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To the Editor: We report the case of a patient receiving clozapine who developed pericarditis with pericardial effusion, which resolved when the drug was discontinued.
Mr. A, a 43-year-old unmarried white man with chronic paranoid schizophrenia that had been stablized with clozapine for 7 years, developed pericardial effusion. More than 1 liter of fluid was removed by means of pericardiocentesis. The fluid gradually reaccumulated, as documented by serial ECGs. Because the treating psychiatrist and cardiologist considered clozapine possibly responsiblefor the effusion, a decision was made to substitute ziprasidone; when a therapeutic dose was reached, the clozapine (775 mg/day) would be slowly tapered and discontinued.
Three weeks later Mr. A came to our hospital emergency treatment center with shortness of breath and chest pain that had lasted for several weeks, along with a 15-lb weight gain. His medications included750 mg/day of clozapine, 160 mg/day of ziprasidone, 240 mg/day of furosemide, and 60 mg/day of paroxetine; paroxetine had been taken for the past 18 months for depressive symptoms. An ECG revealed a sinus rhythm with a rate of 115 bpm and nonspecific T-wave abnormalities. A chest X-ray revealed a stable cardiomegaly.
A physical examination showed a morbidly obese man in no acute distress. His blood pressure was 130/70 mm Hg. His rate of respiration was 20 breaths per minute at rest, and his pulse was 110–120 bpm. His heart sounds were distant, but no rub was present. His lungs were clear to auscultation and percussion. An examination of his extremities revealed 1–2+ pitting edema bilaterally. An ECG showed considerable pericardial fluid, which was suggestive of cardiac tamponade. Mr. A was admitted for a second pericardiocentesis, and 1.2 liters of serosanguineous fluid was withdrawn. The results of fluid analysis were unremarkable. At this point, clozapine was abruptly discontinued. At a 3-month follow-up, there was no reaccumulation of pericardial fluid.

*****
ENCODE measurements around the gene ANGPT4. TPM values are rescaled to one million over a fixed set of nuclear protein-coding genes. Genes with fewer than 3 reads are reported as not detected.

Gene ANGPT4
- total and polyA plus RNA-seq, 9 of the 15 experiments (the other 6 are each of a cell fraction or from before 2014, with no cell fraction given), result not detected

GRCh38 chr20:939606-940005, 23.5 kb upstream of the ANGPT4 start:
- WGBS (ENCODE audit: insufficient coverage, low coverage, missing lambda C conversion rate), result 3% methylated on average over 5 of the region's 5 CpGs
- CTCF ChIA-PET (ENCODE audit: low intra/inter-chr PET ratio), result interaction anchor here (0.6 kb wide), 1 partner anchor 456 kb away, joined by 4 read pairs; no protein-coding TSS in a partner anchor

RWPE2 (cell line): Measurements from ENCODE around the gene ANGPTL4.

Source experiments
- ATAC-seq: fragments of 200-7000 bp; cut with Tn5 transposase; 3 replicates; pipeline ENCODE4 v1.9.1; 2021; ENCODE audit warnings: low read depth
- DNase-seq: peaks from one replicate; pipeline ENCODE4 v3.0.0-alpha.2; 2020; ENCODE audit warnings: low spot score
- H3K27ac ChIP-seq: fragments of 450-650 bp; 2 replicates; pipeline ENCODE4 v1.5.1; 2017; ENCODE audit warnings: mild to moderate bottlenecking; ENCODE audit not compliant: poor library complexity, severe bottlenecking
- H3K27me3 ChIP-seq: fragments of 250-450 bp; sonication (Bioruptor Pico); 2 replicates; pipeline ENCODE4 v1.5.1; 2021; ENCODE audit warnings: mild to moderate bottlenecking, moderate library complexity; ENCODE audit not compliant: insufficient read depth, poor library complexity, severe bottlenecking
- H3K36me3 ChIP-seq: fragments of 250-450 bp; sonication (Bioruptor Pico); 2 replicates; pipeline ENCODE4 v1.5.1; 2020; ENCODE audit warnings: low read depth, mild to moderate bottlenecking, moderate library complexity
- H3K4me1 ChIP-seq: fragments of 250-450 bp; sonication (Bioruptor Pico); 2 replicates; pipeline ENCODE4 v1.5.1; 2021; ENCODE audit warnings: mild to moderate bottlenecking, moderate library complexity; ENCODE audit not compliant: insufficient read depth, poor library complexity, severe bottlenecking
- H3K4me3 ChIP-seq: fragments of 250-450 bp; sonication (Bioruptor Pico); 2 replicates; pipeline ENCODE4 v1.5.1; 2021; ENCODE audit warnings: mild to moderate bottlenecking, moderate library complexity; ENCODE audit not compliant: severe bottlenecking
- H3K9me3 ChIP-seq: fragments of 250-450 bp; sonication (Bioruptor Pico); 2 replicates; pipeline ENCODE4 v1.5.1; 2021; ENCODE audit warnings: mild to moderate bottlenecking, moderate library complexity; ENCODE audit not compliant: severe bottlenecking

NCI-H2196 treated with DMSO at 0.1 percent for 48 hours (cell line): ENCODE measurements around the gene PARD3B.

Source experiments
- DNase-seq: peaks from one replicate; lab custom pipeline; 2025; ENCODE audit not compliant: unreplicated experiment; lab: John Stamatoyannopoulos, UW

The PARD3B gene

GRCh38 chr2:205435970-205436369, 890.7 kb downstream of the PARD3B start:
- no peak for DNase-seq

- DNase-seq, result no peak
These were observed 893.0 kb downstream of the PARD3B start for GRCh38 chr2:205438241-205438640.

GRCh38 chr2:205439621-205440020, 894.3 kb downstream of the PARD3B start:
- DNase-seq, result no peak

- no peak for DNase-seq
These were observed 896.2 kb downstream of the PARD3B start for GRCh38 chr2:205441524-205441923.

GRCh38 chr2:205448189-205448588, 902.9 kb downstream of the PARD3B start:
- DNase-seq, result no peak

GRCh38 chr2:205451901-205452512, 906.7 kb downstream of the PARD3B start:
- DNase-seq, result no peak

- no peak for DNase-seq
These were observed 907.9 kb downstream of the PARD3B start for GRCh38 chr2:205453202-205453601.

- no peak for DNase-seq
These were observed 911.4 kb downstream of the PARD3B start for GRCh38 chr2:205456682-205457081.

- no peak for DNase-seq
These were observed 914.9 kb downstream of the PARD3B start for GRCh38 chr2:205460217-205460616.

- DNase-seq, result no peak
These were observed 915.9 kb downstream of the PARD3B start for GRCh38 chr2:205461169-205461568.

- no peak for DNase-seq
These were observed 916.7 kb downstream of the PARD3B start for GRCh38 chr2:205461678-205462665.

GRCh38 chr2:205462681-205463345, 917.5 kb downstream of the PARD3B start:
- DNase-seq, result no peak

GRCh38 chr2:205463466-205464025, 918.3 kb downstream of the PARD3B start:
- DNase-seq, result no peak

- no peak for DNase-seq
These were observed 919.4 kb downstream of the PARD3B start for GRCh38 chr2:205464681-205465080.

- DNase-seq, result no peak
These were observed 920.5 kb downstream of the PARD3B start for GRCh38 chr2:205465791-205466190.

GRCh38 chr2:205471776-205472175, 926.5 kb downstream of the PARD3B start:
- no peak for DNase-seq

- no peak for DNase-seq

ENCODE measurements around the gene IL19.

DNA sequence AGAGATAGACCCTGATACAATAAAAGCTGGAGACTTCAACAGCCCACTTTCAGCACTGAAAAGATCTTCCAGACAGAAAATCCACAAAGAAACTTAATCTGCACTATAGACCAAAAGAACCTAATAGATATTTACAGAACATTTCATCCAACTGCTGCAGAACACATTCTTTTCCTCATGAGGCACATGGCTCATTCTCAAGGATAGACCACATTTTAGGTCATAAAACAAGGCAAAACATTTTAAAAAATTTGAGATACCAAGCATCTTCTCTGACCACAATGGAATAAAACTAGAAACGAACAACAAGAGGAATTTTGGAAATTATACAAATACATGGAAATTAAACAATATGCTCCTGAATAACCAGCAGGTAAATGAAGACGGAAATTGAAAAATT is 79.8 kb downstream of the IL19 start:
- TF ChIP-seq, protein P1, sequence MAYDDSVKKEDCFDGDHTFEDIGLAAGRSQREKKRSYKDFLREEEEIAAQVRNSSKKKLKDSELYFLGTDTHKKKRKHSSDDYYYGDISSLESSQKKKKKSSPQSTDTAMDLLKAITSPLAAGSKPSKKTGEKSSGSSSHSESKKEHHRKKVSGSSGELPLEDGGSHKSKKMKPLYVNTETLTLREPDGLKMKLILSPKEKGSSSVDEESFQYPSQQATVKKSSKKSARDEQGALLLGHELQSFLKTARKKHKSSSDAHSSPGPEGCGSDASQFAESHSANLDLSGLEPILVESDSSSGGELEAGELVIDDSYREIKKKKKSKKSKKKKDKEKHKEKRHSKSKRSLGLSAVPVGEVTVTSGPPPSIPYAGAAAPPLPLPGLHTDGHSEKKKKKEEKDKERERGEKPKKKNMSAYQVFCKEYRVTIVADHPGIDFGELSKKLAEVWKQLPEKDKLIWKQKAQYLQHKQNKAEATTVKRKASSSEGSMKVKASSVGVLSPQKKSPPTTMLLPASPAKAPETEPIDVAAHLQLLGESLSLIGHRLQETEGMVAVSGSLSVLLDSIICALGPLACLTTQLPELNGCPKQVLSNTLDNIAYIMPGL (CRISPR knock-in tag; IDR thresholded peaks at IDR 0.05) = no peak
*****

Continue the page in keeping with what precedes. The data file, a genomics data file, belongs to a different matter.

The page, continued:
Pericarditis may result from a transmural myocardial infarction, metastatic malignancies, uremia, collagen vascular diseases, radiation, or viral, bacterial, protozoal, or fungal infections. Drugs known to cause pericarditis include procainamide, hydralazine, and isoniazid. The inflammation caused by acute pericarditis often produces exudation of fluid into the pericardial space. Pericardial tamponade develops when fluid accumulates rapidly or the amount of fluid becomes so large that it compresses the heart and presents a life-threatening situation.
We are aware of two reported cases of pericarditis induced by clozapine (1, 2). In each instance, the pericardial effusion developed soon after initiation of treatment and resolved after drug discontinuation. In the first report (1), the pericardial effusion redeveloped when the patient was rechallenged with clozapine. In our patient, the pericardial effusion developed after he had been taking clozapine for 7 years. Of the many possible causes for a pericardial effusion, all were ruled out, with the possible exception of viral infection. The fact that pericardial fluid reaccumulated shortly after the first pericardiocentesis, while Mr. A continued taking clozapine, also suggests the possibility of clozapine-induced pericardial effusion. Because pericardial tamponade can be life threatening, it may be prudent to discontinue clozapine if a patient develops pericardial effusion.
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